This time we have some tips on how to do a better job buying that collector car. And to give us some help, we have Tony Fleming, who has bought thousands of these cars over the years. Tony, welcome to Goss’ Garage.

TONY: Thanks, Pat.

PAT: Alright, now here we have a picture of this Bronco that we’re standing beside. That picture was in an ad. Is that the ultimate? I mean is that the way we buy the car? From that picture?

TONY: Well I don’t think that the picture is going to be enough. First off, if you’re going to buy a car from pictures, there are some things you can do additionally. First off, the question I would ask is, “when were the pictures taken?” A lot of times, people will send you pictures of when they purchased the car, maybe 20 years ago.   

PAT: Ok. Alright, now, some of the things that we’re going to see…or not see there…are items like we have here on this fender, where there’s a buff through. The fender looks fine in the picture. Now how would you discover this sort of thing, if you buying the car out of state? 

TONY: Well you really only have a couple of choices at this point. You can get on a plane, fly out there, look at the car yourself, check it over; and if you’re an expert, or you feel like you’re good enough, you can make your purchase decision then. Or if you want to add to that layer, you would hire a third party inspection. You might want to ask the buyer-I mean the seller-before you even get there, “do you mind if we engage a third party to look at the vehicle; just for…check it over first?”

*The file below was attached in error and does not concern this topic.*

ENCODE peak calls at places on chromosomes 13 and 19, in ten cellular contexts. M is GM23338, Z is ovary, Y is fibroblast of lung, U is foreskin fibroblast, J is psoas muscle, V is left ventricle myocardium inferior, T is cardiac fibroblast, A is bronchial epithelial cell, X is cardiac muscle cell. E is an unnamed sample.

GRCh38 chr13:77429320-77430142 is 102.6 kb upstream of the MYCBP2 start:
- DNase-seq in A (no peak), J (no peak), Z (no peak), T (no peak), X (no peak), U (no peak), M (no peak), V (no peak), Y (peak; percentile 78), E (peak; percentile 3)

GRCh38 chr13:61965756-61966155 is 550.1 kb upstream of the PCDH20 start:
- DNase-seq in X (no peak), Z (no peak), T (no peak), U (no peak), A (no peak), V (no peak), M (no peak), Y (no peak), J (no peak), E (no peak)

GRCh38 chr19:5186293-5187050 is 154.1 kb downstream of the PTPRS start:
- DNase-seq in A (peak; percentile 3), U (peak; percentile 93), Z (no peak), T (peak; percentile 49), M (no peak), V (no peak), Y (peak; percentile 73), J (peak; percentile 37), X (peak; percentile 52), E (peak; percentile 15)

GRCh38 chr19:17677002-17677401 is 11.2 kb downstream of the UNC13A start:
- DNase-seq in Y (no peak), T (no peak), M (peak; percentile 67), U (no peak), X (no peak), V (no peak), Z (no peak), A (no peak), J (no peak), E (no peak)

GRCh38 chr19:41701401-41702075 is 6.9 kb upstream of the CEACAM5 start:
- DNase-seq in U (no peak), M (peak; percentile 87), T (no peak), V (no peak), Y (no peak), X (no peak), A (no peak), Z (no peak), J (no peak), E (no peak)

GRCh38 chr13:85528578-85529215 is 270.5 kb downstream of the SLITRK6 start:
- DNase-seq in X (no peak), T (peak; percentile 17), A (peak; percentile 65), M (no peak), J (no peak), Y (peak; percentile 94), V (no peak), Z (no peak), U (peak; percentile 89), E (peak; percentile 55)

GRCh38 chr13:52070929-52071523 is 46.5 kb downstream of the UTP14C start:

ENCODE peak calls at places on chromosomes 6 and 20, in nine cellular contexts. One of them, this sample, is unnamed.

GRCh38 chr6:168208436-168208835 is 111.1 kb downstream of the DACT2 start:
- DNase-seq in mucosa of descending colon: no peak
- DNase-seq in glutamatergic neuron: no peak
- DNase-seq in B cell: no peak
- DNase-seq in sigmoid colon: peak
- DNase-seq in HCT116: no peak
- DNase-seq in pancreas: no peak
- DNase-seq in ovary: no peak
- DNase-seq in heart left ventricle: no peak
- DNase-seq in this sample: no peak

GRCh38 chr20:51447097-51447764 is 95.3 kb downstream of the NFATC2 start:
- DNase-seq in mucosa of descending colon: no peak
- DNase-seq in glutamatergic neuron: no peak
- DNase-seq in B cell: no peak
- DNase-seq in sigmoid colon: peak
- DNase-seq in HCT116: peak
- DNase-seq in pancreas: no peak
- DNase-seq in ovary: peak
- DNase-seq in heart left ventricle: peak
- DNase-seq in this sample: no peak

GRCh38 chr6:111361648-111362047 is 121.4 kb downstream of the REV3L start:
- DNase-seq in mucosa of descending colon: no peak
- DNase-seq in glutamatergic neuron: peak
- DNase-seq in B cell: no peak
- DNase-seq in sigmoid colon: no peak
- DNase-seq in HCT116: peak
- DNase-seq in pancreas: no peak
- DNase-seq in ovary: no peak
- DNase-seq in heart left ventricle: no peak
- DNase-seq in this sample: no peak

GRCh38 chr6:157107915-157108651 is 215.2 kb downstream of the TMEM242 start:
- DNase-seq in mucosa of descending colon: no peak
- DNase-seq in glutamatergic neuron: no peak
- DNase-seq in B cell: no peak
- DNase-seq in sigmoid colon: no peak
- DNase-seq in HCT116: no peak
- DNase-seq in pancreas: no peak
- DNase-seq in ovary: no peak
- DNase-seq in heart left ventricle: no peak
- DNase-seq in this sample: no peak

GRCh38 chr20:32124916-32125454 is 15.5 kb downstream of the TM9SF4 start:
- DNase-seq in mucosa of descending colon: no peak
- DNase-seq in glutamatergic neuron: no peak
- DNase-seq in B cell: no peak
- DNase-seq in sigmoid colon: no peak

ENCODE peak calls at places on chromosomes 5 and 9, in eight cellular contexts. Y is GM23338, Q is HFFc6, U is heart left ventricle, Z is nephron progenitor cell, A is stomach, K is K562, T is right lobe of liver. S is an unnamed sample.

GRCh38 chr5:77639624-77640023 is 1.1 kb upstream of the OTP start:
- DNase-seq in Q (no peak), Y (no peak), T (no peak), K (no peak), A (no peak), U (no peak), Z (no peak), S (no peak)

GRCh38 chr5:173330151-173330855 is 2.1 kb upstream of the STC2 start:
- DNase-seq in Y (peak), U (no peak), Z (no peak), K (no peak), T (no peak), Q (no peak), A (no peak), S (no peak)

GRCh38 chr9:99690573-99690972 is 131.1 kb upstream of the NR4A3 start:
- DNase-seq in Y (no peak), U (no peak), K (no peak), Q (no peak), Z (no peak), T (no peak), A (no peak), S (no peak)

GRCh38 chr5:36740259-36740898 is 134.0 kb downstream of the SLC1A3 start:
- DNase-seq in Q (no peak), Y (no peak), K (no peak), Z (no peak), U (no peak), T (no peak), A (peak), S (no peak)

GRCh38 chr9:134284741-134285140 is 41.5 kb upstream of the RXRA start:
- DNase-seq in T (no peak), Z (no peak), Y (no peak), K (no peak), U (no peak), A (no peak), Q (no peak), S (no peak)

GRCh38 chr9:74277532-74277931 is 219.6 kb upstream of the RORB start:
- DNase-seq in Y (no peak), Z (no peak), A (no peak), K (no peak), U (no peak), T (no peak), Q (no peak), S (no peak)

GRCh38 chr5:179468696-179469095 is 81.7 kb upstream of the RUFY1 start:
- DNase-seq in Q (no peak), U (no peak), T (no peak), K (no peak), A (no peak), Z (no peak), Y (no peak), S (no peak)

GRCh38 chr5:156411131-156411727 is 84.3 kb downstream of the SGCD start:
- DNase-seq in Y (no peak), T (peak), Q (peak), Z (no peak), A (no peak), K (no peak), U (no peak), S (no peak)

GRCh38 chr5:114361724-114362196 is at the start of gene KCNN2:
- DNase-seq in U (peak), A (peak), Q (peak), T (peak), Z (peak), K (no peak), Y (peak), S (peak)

PAT: Ok. And if they say, “no” about the third party, just walk away?

TONY: I think that’s enough right there.   

PAT: Alright…Ok, now some of the things that you can do yourself…I mean you can look at various things…a couple of the things that I’ve used over the years is a simple mirror, like so, and you take a light and shine it into the mirror and hold it up underneath the fender and so on…you can see a lot of things, but still in all, I don’t think it’s the end all be all. Now here we have a GoPro on the end of a selfie stick. Well that can get up underneath the car, and you’d have a permanent record that way. But still in all, the one thing is the third party.

TONY: The third party is always great, you’re absolutely right.  

PAT: Now Tony what should we expect to pay for this third party exam?

TONY: You know, that depends. People have different levels of that. But in between 3 and 500 dollars is typical. What that will give you is, say, 50 digital pictures, it’ll give you a nice write up on the car, of things that work. Turn signals, headlights, things that you forget to ask about, right? Because those are expensive items to fix later on. And it should give you a test drive.

PAT: OK. Well that’s money well spent because it’s going to help you avoid common pitfalls…

TONY: For sure, and if you do that, you’ve done way more than 90 percent of the people that buy cars.  

PAT: Ah, ok. So you’re going to be a pro at that point?

TONY: Well…

PAT: Well, you’re doing it like the pros…

TONY: For sure. Exactly.

PAT: Ok Tony, thank you.

And if you have a question or comment, drop me a line, right here at MotorWeek.